Located in San Luis Obispo County, the plant is set to be completely closed in 2025 with the expiry of its current licence.
PG&E filed an application for federal funding from DOE’s Civil Nuclear Credit Programme on 2 September.
The application was filed on the same day California Governor Gavin Newsom signed Senate Bill (SB) 846 into law, which supports a five-year extension of DCPP to meet the state’s energy requirements.
PG&E Corporation CEO Patti Poppe said: “This is another very positive step forward to extend the operating life of Diablo Canyon Power Plant to ensure electrical reliability for all Californians.
“While there are key federal and state approvals remaining before us in this multi-year process, we remain focused on continuing to provide reliable, low-cost, carbon-free energy to the people of California, while safely operating one of the top-performing plants in the country.”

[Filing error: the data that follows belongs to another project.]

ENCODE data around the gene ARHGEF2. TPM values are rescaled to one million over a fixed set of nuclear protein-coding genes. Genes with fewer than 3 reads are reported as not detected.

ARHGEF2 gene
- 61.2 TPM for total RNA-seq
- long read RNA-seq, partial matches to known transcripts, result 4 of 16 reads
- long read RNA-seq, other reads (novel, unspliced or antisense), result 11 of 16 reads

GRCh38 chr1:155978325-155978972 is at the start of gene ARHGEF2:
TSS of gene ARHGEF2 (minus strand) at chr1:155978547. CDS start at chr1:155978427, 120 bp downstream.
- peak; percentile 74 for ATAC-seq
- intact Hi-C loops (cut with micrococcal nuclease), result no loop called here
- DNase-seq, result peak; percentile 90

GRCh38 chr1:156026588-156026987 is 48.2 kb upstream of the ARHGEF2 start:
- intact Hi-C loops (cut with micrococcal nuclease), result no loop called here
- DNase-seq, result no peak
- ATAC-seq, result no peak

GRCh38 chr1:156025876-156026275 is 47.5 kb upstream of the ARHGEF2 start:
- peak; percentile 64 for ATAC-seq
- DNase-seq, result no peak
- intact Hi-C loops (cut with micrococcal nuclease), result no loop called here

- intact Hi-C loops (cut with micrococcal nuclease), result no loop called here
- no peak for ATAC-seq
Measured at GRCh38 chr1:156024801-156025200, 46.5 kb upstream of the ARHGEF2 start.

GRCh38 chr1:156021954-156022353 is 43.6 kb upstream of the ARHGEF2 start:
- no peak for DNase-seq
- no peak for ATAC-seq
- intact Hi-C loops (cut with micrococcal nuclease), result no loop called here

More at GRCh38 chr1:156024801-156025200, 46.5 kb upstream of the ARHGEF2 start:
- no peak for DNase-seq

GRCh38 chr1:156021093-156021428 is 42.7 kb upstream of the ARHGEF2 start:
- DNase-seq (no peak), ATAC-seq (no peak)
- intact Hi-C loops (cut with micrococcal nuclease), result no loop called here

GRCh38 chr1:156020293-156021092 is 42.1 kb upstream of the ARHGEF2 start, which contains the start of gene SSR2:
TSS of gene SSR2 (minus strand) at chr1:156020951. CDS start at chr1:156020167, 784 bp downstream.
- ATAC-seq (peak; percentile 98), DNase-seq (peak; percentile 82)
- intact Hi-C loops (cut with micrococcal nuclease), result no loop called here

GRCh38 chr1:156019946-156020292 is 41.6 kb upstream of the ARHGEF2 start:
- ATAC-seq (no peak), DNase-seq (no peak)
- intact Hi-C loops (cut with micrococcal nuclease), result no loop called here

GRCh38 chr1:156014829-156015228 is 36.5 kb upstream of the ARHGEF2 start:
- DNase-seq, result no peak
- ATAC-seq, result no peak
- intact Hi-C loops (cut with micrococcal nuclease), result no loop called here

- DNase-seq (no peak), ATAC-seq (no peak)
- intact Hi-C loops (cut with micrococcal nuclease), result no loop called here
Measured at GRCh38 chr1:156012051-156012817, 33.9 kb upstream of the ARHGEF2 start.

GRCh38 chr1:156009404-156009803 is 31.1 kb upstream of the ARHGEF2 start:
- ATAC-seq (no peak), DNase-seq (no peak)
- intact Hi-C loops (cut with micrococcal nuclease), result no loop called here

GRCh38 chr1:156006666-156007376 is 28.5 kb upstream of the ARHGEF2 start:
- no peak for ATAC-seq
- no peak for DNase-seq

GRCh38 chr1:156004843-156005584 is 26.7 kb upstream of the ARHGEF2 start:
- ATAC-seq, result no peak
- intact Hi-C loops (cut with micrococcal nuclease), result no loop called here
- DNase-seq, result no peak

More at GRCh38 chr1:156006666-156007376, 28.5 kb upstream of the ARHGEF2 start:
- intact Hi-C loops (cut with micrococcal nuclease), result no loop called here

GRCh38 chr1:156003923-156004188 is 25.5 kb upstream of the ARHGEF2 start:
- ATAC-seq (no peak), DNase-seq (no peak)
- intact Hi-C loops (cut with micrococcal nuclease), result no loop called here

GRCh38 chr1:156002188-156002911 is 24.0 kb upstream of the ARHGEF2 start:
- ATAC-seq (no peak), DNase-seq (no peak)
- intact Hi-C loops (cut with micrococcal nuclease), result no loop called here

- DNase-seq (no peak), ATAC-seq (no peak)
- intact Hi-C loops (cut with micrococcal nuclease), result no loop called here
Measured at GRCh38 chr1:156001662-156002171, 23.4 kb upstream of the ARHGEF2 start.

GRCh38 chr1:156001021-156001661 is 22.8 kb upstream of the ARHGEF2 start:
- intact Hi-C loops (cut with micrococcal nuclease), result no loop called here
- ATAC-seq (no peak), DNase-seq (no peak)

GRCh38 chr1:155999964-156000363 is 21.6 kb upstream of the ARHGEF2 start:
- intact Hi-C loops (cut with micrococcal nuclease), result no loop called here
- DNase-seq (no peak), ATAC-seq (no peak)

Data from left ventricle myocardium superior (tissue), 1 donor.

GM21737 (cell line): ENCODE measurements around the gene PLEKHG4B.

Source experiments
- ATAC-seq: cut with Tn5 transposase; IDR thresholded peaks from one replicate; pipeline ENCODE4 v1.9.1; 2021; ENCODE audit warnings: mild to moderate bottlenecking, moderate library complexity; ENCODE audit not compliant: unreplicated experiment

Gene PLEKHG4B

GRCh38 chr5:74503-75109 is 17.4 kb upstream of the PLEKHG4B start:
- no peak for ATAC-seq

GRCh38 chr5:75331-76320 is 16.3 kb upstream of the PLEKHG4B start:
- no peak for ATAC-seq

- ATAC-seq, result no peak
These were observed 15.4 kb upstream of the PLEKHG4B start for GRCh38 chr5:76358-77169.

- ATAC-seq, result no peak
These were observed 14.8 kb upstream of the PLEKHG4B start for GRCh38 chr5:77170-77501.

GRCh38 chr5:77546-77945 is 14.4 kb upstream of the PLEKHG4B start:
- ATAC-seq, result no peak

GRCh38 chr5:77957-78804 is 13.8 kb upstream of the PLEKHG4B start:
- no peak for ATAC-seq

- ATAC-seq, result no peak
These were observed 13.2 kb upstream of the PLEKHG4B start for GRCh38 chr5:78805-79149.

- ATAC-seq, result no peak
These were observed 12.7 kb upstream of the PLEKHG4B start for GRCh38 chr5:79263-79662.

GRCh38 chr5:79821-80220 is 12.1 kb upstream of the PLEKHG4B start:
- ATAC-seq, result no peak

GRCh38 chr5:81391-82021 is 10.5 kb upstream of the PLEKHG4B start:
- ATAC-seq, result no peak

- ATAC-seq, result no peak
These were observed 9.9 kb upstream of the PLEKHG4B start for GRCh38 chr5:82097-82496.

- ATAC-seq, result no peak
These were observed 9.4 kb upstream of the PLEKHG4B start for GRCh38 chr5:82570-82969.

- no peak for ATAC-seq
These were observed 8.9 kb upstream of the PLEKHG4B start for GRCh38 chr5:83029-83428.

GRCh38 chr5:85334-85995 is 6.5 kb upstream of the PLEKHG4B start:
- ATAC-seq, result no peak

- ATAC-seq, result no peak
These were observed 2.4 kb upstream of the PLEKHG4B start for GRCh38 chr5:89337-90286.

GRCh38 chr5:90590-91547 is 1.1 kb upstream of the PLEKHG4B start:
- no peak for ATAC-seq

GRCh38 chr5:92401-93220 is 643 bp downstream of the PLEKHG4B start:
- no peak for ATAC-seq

DOE said the final award amounts will be based on actual costs and be determined after each year of the award period has been completed.
US Energy Secretary Energy Jennifer Granholm said: “This is a critical step toward ensuring that our domestic nuclear fleet will continue providing reliable and affordable power to Americans as the nation’s largest source of clean electricity.
“Nuclear energy will help us meet President Biden’s climate goals, and with these historic investments in clean energy, we can protect these facilities and the communities they serve.”
Diablo is the last operational nuclear plant in California and can generate 2.2GW of baseload electricity.
The facility currently provides around 17% of the state’s zero-carbon electricity supply and 8.6% of its total power supply.